UK To Stem Slavery, Human Traficking

British Home Secretary Amber Rudd

Home Secretary Amber Rudd pledges more support to victims and new joint operational intelligence unit to bring enforcement agencies together to tackle human trafficking…reports Asian Lite News

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British Home Secretary Amber Rudd

Home Secretary Amber Rudd has announced radical reforms to boost support for slavery victims in the UK as a new elite multi-agency intelligence unit starts work to tackle human trafficking.  New figures show victims in UK in just one year originate from 108 countries.

In 2016, 3,805 potential victims of modern slavery were referred to the National Referral Mechanism (NRM); a 17% increase on the number of referrals in 2015 (3,266).


Rudd revealed that more will be done to ensure victims get the help they need as she visited the new £1 million Government-funded Joint Slavery Trafficking Analysis Centre. The dedicated unit – made up of analysts from the National Crime Agency (NCA),  police, Border Force, Immigration Enforcement, HMRC and the Gangmasters and Labour Abuse Authority – mirrors a joint working model successfully used to gather vital intelligence on terrorism.

Photo shows the “Big Ben” in central London, Britain (Xinhua/Han Yan) (wtc)

The new initiiative brings together a multi-agency team of analytical experts who will be embedded in the National Crime Agency (NCA) to help tackle cross-border and domestic slavery.

The Joint Slavery Trafficking Analysis Centre opened on 30 March. It will receive £1,146,000 funding until 2018/19 as part of an £8.5 million Police Transformation Fund grant to tackle the operational response to slavery.   The centre will bring together analysts from the National Crime Agency (NCA),  police, Border Force, Immigration Enforcement, HMRC and the Gangmasters and Labour Abuse Authority and will create assessments and analysis to inform policymakers and law enforcement agencies.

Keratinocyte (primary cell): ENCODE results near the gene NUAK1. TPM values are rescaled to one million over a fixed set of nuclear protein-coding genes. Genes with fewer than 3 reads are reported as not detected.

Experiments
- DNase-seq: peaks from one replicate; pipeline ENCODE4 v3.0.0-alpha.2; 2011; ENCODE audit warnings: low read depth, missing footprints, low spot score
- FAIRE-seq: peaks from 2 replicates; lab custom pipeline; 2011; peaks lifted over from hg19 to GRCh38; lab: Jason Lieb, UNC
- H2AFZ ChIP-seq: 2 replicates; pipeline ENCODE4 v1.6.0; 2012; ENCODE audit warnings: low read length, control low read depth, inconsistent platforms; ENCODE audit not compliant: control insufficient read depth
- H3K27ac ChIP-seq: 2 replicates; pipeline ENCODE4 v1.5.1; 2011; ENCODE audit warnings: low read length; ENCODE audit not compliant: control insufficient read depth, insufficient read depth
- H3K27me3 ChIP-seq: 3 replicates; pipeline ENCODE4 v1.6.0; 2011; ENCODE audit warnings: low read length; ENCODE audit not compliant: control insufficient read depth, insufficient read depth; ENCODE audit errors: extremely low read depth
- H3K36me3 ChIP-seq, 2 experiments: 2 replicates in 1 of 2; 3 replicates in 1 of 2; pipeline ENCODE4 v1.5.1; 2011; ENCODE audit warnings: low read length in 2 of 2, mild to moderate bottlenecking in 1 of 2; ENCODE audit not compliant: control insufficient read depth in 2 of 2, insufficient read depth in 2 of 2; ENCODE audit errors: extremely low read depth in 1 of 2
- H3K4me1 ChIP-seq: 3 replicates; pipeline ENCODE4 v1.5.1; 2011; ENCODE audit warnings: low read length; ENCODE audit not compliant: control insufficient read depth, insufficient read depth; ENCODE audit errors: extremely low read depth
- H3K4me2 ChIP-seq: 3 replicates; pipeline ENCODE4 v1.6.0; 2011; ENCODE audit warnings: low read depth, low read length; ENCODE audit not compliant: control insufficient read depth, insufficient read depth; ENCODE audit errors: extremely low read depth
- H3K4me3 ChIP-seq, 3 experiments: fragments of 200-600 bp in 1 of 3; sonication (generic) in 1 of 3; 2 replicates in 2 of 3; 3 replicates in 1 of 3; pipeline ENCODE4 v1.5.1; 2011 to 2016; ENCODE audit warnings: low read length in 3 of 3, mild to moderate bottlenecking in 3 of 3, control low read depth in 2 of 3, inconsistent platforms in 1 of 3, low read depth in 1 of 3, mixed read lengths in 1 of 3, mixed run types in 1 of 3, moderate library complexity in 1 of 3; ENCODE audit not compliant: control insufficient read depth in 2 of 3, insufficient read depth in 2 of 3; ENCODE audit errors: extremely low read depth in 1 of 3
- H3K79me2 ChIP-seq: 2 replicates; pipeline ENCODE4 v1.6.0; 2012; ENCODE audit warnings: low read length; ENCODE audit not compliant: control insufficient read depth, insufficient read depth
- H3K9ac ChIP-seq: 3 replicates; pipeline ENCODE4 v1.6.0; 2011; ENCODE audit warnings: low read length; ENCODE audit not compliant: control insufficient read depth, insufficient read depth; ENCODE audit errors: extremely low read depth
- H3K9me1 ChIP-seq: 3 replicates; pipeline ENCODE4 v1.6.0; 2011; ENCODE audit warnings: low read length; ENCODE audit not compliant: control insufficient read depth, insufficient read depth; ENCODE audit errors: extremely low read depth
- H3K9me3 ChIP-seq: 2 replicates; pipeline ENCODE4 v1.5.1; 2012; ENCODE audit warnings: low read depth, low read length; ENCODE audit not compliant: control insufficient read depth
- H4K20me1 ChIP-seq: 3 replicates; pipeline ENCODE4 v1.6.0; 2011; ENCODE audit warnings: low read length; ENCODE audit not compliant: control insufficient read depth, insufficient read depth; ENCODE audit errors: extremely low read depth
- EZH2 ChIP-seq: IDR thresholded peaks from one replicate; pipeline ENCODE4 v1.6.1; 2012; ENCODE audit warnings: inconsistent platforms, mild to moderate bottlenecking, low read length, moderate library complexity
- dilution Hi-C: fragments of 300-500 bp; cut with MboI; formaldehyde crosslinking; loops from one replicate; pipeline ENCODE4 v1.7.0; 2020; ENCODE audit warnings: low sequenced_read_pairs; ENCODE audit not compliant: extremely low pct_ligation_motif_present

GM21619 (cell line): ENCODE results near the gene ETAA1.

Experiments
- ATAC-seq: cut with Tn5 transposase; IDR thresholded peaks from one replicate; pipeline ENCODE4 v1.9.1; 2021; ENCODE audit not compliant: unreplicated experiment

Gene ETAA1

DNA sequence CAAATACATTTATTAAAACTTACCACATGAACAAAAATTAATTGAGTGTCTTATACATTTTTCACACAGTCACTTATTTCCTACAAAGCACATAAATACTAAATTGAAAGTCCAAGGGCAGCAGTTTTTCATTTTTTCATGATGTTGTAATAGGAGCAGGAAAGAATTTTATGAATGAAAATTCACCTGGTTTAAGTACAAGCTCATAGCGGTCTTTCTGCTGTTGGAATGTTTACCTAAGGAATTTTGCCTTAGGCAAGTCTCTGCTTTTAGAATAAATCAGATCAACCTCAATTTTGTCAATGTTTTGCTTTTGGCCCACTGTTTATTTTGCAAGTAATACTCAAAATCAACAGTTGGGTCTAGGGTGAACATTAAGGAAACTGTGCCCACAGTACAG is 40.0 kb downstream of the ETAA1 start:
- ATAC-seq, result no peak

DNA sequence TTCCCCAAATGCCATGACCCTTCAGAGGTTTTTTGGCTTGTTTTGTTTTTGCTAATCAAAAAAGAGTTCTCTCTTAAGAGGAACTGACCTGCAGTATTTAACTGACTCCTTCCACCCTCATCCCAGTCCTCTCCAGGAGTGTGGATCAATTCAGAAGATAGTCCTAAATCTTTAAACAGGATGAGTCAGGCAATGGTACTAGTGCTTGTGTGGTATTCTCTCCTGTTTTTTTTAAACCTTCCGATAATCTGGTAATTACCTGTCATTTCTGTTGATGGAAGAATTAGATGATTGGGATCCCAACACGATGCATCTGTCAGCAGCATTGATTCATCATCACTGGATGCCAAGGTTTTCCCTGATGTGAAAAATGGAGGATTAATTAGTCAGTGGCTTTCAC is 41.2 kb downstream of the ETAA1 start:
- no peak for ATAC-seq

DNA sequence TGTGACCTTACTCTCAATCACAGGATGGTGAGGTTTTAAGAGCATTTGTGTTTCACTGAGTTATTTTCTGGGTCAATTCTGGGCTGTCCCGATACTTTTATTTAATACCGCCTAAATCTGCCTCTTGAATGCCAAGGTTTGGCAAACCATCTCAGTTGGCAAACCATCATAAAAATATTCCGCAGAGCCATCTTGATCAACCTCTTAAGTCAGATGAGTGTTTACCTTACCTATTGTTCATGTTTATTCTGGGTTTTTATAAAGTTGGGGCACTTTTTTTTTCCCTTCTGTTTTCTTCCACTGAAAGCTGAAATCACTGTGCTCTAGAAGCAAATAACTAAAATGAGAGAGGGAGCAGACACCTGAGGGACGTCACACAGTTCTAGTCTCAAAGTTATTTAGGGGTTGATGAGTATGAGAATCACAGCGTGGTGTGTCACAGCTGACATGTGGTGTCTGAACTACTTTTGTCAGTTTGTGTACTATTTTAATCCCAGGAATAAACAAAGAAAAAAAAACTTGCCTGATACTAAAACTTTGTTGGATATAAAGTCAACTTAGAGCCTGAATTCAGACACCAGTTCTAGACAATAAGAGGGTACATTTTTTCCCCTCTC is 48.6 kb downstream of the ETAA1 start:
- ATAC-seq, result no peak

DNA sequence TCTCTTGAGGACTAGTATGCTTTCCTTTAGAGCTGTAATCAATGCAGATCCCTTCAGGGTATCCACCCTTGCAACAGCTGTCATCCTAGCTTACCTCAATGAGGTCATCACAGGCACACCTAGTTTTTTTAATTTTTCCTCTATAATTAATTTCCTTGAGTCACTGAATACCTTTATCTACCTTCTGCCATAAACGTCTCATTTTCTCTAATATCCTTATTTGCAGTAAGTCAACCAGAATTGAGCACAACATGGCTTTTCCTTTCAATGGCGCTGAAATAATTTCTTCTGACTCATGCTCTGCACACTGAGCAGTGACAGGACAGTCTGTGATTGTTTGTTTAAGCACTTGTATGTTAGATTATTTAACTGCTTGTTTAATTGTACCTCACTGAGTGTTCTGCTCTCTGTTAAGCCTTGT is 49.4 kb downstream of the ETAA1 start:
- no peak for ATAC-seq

Ms Rudd revealed the first focus of the centre,that will see expert analysts from each partner join forces to maximise results, will be on adult victims of sexual exploitation.

“It is exactly this kind of cooperation between the police, Border Force, the National Crime Agency and others that will be our way of getting at the people traffickers,” the Home Secretary said. “The Centre will enable us to have a co-ordinated push against the organised crime groups that are at the heart of the trade in human beings and human misery.  Our message to the perpetrators is clear; we are coming after you, and there is nowhere to hide.”

The launch comes as new NCA figures reveal the growing scale of the global crisis, with victims referred for help in the UK now coming from 108 different countries in just one year. Many have also been exploited from within this country, with the UK the third most common country of origin.

More victims of slavery than ever before are now receiving help.The Home Secretary welcomed the 17% rise as more potential victims are identified and have the confidence to come forward, but acknowledges the need to shake up the current system to ensure they have the support they need.

“In this country alone, there are thousands of poor souls being exploited and abused.  Many of them will have come here on the promise of a better life; those hopes will have been crushed,” Rudd added. “New figures this week show that over 3,800 potential victims – from 108 different countries – were referred to support in 2016, through the National Referral Mechanism, which is the system we established for identifying victims.

“As a country, I think we are rightly proud of what we have achieved.  That’s more potential victims than ever being helped. But being proud of what we have done so far isn’t the same as being complacent about it.  That’s why today I am committing us to go further in making sure that we have the right system in place to help those in the trap of modern slavery find a way out of it.”

The Home Secretary pledged to transform the National Referral Mechanism (NRM) system that currently provides a package of support to suspected slavery victims. The findings of an 18-month pilot that examined ways of improving the current system will be published later this year, with the Home Secretary announcing work to identify more victims and streamline the process of helping them.

The reforms will encourage more professionals to refer potential victims and ensure they receive the support they need to exit slavery for good.



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